- 1/2-ounce lime juice
- Six dashes absinthe, or Pernod
- 1/2 cup crushed ice
- One dash of aromatic bitters
- Cherry, for garnish
- Gather all the ingredients.
- Pour the rums, cinnamon syrup, lime and grapefruit juices, Pernod or Absinthe, Falernum, bitters, and crushed ice in a blender.
- Blend the ingredients at a fast speed for five to ten seconds.
- Pour the cocktail into a margarita or hurricane glass.
- Garnish it with a cherry. Serve it and enjoy.
Jet Pilot Flavor
The initial flavor impression of the Jet pilot cocktail is the fruit, with the cocktail’s grapefruit, a great addition to the lime. The core of the taste is the rum, followed by a hit of the cinnamon. The swallowing taste is sweet, followed by lingering cinnamon and fruit in the long taste. Cinnamon plays a significant flavor-changing role and tends to be more dominant as the drink dilutes and is warm. The Jet Pilot is only different from the Test Pilot in terms of a little extra lushness and a touch of cinnamon spice.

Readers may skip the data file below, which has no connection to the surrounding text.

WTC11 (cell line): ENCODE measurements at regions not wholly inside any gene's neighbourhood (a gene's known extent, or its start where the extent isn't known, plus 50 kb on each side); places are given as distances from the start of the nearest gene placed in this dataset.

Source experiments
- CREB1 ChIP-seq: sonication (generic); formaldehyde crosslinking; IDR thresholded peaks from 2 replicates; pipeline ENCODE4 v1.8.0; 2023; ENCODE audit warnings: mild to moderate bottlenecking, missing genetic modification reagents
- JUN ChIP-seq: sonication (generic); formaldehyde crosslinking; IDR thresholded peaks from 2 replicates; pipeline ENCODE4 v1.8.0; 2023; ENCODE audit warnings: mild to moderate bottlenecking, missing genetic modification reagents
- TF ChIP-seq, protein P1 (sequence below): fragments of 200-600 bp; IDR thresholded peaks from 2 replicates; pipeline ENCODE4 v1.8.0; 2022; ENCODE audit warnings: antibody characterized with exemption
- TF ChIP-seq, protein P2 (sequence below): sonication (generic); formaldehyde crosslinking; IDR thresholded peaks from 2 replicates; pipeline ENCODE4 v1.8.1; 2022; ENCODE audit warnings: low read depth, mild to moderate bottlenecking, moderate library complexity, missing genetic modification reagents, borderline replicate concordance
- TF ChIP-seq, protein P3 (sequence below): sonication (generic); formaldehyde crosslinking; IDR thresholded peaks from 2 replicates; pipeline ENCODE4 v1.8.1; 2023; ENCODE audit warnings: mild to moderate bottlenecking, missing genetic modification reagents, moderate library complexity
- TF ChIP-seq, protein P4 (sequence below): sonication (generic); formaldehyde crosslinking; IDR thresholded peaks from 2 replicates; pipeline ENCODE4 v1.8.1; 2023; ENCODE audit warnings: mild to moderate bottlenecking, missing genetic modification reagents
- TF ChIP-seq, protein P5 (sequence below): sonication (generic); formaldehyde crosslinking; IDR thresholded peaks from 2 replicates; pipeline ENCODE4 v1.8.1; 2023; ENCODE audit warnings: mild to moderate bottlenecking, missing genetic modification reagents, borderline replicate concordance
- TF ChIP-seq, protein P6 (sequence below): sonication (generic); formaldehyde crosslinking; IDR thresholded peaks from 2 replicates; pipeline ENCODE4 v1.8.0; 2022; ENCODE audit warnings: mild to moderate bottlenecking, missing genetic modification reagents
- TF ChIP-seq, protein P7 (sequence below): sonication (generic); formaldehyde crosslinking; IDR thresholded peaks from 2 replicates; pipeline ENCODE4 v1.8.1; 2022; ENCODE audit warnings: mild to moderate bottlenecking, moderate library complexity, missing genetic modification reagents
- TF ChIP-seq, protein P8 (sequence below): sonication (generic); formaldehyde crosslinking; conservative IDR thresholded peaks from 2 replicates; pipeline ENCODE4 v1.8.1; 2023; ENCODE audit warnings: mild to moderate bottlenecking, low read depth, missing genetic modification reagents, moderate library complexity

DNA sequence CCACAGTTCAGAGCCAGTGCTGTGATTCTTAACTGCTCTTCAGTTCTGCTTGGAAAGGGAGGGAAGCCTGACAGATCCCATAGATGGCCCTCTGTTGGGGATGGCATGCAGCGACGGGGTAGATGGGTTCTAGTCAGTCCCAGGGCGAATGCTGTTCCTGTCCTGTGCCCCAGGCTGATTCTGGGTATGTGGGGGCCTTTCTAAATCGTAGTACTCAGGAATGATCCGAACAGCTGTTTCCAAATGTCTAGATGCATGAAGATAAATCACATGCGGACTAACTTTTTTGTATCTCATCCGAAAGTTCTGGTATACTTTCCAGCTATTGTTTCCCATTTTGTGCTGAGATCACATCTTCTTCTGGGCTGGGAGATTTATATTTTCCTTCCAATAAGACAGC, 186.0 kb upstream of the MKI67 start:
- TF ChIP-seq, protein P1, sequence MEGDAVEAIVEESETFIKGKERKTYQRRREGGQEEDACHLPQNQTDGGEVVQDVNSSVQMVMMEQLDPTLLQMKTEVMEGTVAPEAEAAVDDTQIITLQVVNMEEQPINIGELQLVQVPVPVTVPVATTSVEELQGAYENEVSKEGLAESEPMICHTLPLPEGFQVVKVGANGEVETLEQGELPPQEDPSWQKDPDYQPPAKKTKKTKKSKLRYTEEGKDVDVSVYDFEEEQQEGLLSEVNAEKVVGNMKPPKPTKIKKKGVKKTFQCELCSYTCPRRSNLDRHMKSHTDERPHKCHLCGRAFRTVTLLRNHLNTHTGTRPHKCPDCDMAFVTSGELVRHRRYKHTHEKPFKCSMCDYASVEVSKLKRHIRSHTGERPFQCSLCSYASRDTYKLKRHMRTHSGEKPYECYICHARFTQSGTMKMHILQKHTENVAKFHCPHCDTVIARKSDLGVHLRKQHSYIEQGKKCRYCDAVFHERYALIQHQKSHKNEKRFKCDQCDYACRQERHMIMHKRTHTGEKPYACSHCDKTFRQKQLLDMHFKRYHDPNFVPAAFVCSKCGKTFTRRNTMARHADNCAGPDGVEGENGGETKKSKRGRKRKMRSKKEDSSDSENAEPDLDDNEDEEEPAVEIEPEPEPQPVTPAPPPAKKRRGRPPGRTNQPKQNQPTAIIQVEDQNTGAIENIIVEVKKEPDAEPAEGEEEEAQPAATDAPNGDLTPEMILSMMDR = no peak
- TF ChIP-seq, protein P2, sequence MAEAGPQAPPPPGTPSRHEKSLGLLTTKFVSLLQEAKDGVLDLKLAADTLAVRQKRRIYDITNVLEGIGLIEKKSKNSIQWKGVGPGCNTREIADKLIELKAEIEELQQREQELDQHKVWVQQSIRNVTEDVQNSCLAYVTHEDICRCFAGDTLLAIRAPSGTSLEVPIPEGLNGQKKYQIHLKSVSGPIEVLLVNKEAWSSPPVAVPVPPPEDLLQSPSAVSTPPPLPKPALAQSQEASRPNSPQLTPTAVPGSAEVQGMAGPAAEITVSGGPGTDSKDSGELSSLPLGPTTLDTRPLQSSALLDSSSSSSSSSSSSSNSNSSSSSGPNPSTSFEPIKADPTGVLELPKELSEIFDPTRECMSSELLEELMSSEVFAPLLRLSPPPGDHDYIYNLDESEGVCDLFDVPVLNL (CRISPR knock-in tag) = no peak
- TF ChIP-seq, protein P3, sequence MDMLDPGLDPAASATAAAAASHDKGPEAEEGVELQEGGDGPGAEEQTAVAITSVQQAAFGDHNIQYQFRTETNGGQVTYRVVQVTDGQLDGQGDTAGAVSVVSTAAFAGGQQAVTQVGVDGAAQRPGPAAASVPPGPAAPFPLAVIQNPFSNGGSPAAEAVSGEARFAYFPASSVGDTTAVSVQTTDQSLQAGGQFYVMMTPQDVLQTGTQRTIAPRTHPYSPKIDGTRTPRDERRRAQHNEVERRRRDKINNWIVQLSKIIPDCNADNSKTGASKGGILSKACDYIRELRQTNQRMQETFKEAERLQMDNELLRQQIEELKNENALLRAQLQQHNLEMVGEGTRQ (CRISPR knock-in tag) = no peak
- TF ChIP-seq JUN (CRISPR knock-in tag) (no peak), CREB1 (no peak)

How Strong Is the Jet Pilot?
The jet pilot is not a soft drink by any person’s standards especially compared to other blended drinks. The cocktails pack a lot of rum, and the Pernod dashes are only a small dose, so it won’t help to bring down the strength of the drink. According to The Spruce Eats, the average jet pilot cocktail has 16% ABV.
We hope you understand how the Jet Pilot Cocktail got its name, including its history and recipe. This cocktail is delicious and stands up well for slow sipping. However, being relatively strong, ensure to drink responsibly.